US 4046275 A
A three-quart thin-walled blow molded plastic milk bottle of novel and useful construction.
1. A blow-molded light-weight thin-walled plastic milk bottle having a volume of substantially three quarts and weighing less than 60 grams, having a substantially rectangular 4 inch by 6 inch cross-section having a 4 inch wide front wall, a 4 inch wide lower rear wall parallel to said front wall and two parallel 6 inch wide side walls at right angles to said front and lower rear walls, said front, lower rear and side walls being substantially vertical and substantially planar, said container having a central squat generally cylindrical upright spout, said spout having an upper mouth opening and having a screw thread therebelow, said mouth opening being adapted to be tightly closed by a correspondingly threaded plastic cap, said bottle having an integral continuously hollow handle centrally positioned, with respect to said lower rear wall, and an upper rear wall spaced horizontally from said handle, said handle having a substantially vertical main upright portion whose base is adjacent to said lower rear wall, said upright portion being spaced from said upper rear wall sufficiently to provide space for the four fingers of a hand, side-by-side in vertical array, the top of said upright handle portion communicating with a gently sloping upper generally horizontal handle portion which communicates with the bottle just below said spout, said bottle having an inclined top wall which intersects said front wall and said side walls, the inclination of said top wall being such that the imaginary diametral line from the pouring edge of said spout to the point where said front wall meets said inclined top wall makes an angle of about 40° to the vertical.
2. A bottle as in claim 1 made of high density polyethylene and weighing about 45 to 55 grams.
3. A bottle as in claim 2 weighing about 48 to 50 grams.
4. A blow-molded light-weight thin-walled plastic milk bottle having a volume of substantially three quarts and weighing less than 60 grams, having a substantially rectangular 4 inch by 6 inch cross-section having a 4-inch wide front wall, a 4 inch wide lower rear wall parallel to said front wall and two parallel 6 inch wide side walls at right angles to said front and lower rear walls, said front, lower rear and side walls being substantially vertical and substantially planar, said container having a central squat generally cylindrical upright spout, said spout having an upper mouth opening and having a screw thread therebelow, said mouth opening being adapted to be tightly closed by a correspondingly threaded plastic cap, said bottle having an integral continuously hollow handle centrally positioned with respect to said lower rear wall and an upper rear wall spaced horizontally from said handle, said handle having a substantially vertical main upright portion whose base is adjacent to said lower rear wall, said upright portion being spaced from said upper rear wall sufficiently to provide space for the four fingers of a hand, side-by-side in vertical array, the top of said upright handle portion communicating with a gently sloping upper generally horizontal handle portion which communicates with the bottle just below said spout, said bottle having an inclined top wall which intersects said front wall and said side walls, each of said side walls having an inwardly projecting substantially horizontal band which varies in depth being deepest at a zone about midway between the vertical edges of said side walls, said inwardly projecting band extending around said edges.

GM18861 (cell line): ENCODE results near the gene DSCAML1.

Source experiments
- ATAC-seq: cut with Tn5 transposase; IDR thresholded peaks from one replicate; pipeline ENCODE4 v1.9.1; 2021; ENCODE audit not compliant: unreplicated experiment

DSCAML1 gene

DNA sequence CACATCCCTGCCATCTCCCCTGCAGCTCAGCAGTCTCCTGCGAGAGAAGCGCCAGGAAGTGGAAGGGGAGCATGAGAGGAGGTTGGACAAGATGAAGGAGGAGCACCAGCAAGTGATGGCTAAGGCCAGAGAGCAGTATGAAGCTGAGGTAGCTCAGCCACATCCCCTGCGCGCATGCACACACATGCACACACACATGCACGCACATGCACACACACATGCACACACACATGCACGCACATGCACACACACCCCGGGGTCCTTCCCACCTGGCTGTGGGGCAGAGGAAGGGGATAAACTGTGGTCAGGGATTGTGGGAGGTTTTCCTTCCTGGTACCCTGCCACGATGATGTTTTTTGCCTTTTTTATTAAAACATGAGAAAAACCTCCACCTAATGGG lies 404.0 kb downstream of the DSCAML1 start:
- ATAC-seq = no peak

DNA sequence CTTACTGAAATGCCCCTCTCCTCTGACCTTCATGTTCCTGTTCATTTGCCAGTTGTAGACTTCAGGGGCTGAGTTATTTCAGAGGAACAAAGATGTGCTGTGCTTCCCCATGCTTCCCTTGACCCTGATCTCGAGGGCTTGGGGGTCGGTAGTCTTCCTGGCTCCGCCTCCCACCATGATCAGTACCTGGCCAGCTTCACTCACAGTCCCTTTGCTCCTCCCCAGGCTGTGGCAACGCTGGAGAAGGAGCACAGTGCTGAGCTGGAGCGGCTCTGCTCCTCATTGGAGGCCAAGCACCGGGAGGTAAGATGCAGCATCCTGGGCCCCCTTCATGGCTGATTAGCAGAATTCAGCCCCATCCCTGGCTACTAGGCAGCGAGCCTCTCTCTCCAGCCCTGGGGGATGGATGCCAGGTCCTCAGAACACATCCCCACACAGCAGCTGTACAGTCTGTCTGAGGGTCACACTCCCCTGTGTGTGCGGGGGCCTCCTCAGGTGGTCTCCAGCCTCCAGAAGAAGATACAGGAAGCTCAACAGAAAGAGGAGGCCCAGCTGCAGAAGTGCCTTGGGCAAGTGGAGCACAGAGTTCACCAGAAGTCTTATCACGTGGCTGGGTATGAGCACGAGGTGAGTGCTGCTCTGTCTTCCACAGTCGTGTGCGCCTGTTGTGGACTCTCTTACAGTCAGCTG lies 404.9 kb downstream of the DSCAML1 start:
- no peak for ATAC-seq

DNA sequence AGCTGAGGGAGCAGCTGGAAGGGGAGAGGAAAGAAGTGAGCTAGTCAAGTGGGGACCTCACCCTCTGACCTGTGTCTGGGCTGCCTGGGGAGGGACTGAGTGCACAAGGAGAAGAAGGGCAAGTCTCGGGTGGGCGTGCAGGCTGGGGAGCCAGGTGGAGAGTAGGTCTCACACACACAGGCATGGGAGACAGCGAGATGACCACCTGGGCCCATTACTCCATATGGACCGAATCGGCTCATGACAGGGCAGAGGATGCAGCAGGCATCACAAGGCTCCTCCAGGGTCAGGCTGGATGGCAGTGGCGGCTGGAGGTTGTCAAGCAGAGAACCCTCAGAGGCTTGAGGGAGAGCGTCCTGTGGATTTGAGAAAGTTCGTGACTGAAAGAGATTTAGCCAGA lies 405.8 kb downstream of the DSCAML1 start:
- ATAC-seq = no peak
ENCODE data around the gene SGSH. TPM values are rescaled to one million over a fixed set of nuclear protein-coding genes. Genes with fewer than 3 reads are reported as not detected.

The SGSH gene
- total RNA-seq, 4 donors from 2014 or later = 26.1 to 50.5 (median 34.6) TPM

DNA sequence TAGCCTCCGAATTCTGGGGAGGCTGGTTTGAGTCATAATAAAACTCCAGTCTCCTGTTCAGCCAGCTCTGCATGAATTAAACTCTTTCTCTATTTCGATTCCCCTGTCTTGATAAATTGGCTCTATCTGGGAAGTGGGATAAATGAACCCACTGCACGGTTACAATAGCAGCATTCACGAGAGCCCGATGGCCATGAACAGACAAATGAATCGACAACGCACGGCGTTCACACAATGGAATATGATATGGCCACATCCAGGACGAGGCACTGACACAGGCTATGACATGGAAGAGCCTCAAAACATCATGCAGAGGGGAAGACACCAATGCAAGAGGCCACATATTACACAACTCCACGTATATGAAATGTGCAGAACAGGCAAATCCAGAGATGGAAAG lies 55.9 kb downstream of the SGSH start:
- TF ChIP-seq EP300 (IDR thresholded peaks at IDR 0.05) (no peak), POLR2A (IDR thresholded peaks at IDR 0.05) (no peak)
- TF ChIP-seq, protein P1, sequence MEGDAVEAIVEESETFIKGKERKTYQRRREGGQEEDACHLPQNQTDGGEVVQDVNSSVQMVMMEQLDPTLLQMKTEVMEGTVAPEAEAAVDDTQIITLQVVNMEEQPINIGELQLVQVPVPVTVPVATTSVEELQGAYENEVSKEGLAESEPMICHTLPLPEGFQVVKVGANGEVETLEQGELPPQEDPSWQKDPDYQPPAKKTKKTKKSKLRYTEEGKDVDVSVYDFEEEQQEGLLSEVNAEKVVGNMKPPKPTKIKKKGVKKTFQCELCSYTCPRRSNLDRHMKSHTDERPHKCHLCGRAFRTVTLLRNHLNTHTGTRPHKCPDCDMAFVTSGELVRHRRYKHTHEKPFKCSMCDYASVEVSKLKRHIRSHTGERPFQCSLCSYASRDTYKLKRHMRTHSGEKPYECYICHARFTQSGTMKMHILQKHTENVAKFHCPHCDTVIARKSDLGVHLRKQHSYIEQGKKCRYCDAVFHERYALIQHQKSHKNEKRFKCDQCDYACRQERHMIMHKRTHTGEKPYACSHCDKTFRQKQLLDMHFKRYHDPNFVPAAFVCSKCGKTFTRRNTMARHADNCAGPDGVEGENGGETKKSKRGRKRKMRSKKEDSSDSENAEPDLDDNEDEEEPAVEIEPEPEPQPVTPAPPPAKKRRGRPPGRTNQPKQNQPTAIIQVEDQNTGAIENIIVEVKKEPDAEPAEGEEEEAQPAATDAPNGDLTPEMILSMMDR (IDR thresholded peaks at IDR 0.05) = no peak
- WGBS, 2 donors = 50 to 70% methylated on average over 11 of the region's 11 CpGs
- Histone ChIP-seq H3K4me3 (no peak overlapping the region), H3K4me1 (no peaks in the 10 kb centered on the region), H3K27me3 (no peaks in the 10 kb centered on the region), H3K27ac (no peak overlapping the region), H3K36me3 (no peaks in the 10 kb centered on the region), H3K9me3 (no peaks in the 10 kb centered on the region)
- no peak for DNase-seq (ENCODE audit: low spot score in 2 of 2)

5. A bottle as in claim 4 made of high density polyethylene and weighing about 45 to 55 grams.
6. A bottle as in claim 4 in which said band has a width of about 1/2 to 1 inch, has an inwardly projecting depth of over 1/4 inch at said midway zone, and has a trapezoidal cross section.
7. A bottle as in claim 6 weighing about 48 to 50 grams.
8. A bottle as in claim 6 made of high density polyethylene and weighing about 45 to 55 grams, the inclination of said top wall being such that the imaginary diametral line from the pouring edge of said spout to the point where said front wall meets said inclined top wall makes an angle of about 40° to the vertical.
9. A bottle as in claim 8 in which the portion of said inclined top wall which is between said spout and an edge where it intersects said front wall is substantially planar and at an angle of about 45° to the vertical.
10. A bottle as in claim 1 in which said upper handle portion is so situated that the imaginary unobstructed minimum slope diametral line from said pouring edge into said upper handle portion has a slope of less than 30°.
11. A bottle as in claim 10 in which said slope is about 25° or less.
12. A bottle as in claim 10 in which said slope is about 20° to 25° and said upper handle portion is crowned along a line where it meets said top wall, said meeting line being spaced inwardly of said upper rear wall.
13. A bottle as in claim 12 in which said upper rear wall is spaced about 1.3 inches from the axis of said spout and said meeting line is spaced about 1 inch from said axis.